Since the initial police brutality protest during the National Anthem by Colin Kaepernick, athletes in every sport imaginable have found their own way to call attention to the things our country continues to ignore.
When several of the NHLs Black players were kicking around the idea of kneeling in protest, I had the feeling that many of couldnt go as hard as the NFL players have since there is roughly only 30 of them.
When then-Tampa Bay Lightning forward J.T. Brown raised his fist during the National Anthem right before a game, I saw it as a ballsy move. Hockey has a shortage of diversity, and the vitriol that Brown and his wife received via social media reflected that.
Shaun King on Twitter
JT Brown, of the Tampa Bay Lightning, becomes the first NHL player to demonstrate during a hockey game. His father played 7 years in the NFL
Earlier this month, Brown was released by the Lightning. He was later picked up by the Anaheim Ducks. I have to wonder if Brown had went as hard as Kaepernick, would a team have given him a shot?
After all, he did a ride along with the Tampa Police Department after the fact, which made him seem less threatening than many of the NFL players.
Since Predators defenseman P.K. Subban has made a name for himself in Nashville, he has endeared himself to the community. One of the ways hes done that was through a program called Blueline Buddies, a program where he brings kids from the community to Predators games with local police officers. His hope is to get kids to look at the officers in a positive light.
“I think it’s important for athletes to set a tone in a way that we’re looking to build bridges,” Subban told NHL.com in an October interview. “That doesn’t take away from anybody’s right to do what they want to do or how they want to exercise their rights as an American citizen, but I think it’s really important for us to be role models in terms of building bridges and being a part of the solution to social issues and different things that go on in our community.”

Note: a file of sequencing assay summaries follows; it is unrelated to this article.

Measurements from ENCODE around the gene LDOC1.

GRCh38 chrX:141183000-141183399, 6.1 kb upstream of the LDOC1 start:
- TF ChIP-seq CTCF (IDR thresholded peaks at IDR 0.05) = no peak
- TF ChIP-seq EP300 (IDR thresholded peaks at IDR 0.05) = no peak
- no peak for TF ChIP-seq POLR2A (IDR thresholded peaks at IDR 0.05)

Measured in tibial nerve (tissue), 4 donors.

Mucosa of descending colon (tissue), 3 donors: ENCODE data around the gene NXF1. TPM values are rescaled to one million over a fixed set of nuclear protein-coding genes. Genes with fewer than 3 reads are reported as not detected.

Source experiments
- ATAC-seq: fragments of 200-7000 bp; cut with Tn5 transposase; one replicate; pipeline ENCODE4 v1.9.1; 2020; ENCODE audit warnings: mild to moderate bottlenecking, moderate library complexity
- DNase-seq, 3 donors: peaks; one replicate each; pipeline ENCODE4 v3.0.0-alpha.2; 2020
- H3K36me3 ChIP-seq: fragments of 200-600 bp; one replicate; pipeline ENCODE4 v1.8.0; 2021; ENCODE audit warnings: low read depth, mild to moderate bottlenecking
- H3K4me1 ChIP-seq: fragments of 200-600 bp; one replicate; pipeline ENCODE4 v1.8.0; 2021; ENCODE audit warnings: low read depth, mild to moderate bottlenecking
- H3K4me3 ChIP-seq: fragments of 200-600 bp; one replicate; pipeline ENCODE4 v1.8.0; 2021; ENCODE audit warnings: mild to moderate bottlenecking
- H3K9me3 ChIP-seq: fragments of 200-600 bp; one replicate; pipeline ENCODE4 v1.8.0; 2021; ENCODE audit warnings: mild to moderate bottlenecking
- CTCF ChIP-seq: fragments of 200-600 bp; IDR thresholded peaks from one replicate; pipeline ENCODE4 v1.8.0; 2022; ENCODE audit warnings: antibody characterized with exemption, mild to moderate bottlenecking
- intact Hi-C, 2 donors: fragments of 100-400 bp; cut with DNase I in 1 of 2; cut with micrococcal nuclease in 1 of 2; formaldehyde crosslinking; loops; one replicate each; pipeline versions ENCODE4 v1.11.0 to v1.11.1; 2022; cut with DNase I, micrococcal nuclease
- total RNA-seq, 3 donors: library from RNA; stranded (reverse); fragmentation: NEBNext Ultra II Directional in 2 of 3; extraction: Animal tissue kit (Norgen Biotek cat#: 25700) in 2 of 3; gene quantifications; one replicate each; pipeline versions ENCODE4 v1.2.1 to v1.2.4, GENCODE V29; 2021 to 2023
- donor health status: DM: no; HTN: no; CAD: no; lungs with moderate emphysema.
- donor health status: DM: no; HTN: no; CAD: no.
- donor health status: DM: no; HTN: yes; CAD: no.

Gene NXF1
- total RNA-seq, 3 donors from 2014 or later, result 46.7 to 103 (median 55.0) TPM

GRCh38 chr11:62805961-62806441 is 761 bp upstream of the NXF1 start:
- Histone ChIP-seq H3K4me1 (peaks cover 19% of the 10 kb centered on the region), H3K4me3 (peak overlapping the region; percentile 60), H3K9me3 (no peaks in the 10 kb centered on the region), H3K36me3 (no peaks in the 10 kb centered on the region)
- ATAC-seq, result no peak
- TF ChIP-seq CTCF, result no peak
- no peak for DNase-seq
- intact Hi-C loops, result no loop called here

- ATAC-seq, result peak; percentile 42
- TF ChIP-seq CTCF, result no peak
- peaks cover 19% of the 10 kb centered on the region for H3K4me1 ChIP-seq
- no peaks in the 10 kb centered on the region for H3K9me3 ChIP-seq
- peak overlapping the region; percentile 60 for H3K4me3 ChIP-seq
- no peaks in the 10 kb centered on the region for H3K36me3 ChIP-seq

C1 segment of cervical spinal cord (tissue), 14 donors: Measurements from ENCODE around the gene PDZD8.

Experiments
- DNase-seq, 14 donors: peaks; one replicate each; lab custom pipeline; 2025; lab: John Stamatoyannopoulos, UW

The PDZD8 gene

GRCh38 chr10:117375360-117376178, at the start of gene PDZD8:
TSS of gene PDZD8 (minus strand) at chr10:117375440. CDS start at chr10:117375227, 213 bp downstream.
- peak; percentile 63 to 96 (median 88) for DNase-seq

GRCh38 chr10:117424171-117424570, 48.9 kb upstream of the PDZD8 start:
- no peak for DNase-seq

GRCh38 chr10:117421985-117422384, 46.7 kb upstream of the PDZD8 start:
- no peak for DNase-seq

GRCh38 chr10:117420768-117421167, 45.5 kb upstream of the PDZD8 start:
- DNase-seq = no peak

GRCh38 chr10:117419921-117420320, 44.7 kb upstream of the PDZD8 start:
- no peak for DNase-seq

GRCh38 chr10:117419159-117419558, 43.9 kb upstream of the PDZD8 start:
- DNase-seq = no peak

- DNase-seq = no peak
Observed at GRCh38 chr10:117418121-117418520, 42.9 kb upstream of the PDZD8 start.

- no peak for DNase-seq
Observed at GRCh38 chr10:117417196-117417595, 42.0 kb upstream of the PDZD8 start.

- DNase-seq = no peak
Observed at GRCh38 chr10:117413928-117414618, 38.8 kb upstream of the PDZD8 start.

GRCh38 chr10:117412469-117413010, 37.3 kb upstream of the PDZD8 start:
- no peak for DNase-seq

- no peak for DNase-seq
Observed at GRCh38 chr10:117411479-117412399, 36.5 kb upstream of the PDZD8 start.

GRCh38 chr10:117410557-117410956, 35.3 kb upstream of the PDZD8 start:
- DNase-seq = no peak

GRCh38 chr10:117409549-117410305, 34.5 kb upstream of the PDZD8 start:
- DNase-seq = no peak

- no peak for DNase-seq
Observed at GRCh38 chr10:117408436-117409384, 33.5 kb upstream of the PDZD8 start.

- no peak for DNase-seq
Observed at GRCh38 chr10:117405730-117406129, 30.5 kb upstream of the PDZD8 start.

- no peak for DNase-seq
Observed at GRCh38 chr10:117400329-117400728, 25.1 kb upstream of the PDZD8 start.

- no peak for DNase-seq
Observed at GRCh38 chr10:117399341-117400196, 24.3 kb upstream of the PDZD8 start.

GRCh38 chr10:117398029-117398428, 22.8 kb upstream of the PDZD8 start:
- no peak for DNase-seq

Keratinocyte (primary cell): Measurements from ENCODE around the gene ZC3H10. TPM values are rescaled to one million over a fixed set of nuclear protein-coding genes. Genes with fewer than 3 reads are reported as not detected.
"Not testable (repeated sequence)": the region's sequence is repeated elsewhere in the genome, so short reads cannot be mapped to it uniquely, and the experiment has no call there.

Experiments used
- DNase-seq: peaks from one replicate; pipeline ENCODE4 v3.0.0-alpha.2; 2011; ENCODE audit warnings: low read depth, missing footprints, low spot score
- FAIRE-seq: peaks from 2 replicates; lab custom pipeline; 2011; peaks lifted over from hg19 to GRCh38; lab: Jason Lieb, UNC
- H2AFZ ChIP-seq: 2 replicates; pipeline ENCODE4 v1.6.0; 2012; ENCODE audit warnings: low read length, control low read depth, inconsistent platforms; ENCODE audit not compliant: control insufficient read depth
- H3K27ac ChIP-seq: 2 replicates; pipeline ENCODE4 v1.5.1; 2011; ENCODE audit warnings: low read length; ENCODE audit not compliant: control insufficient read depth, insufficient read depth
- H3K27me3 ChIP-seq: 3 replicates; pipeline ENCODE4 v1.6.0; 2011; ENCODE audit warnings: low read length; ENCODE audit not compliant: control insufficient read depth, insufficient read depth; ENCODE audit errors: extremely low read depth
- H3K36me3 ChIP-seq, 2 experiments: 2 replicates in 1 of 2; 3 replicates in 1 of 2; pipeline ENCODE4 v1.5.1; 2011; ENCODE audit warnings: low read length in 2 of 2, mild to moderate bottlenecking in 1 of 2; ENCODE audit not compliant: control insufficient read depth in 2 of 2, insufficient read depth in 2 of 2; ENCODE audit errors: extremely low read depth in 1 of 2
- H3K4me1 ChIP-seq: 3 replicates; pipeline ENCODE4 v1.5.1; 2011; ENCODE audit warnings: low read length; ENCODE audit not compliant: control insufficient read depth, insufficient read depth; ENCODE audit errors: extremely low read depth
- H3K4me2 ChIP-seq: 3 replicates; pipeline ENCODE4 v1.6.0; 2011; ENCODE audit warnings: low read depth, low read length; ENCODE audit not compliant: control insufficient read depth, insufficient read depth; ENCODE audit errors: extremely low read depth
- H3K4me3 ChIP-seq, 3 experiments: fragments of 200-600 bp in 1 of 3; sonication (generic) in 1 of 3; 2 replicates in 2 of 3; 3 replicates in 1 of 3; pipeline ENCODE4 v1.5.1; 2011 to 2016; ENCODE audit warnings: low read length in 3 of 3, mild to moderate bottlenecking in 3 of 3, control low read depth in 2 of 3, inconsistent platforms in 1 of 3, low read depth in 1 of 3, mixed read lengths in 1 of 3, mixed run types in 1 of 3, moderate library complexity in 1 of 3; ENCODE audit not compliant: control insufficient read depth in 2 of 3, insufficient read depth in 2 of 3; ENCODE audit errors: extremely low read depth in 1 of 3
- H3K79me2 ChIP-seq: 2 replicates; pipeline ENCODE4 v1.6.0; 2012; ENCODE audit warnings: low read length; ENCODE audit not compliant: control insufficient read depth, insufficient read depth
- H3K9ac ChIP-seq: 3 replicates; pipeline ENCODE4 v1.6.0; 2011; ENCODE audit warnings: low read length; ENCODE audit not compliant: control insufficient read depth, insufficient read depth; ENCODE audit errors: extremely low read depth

Subban went on to say that one of his close friends is a police officer and he wants to build dialogue between cops and the community.
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The NHL offseason is approximately three months-a crucial time for some players to hit the golf course, travel the world and take a long-needed break away from the ice. For Montreal Canadiens superstar P.K. Subban, it’s about family, community and charity.
“Our law enforcement, these are people that leave their houses and may not come back home at the end of the night,” the former Norris Trophy winner said. “That’s the job that they have, so to make them feel good, and to also be able to help underprivileged youth that don’t get an opportunity like everyone else, that come from broken homes, it’s a win-win.”
Both gestures were seen as wholesome, and many pro-police supporters viewed Brown and Subbans efforts as, see, we arent so bad. And the people in the community arent so bad either.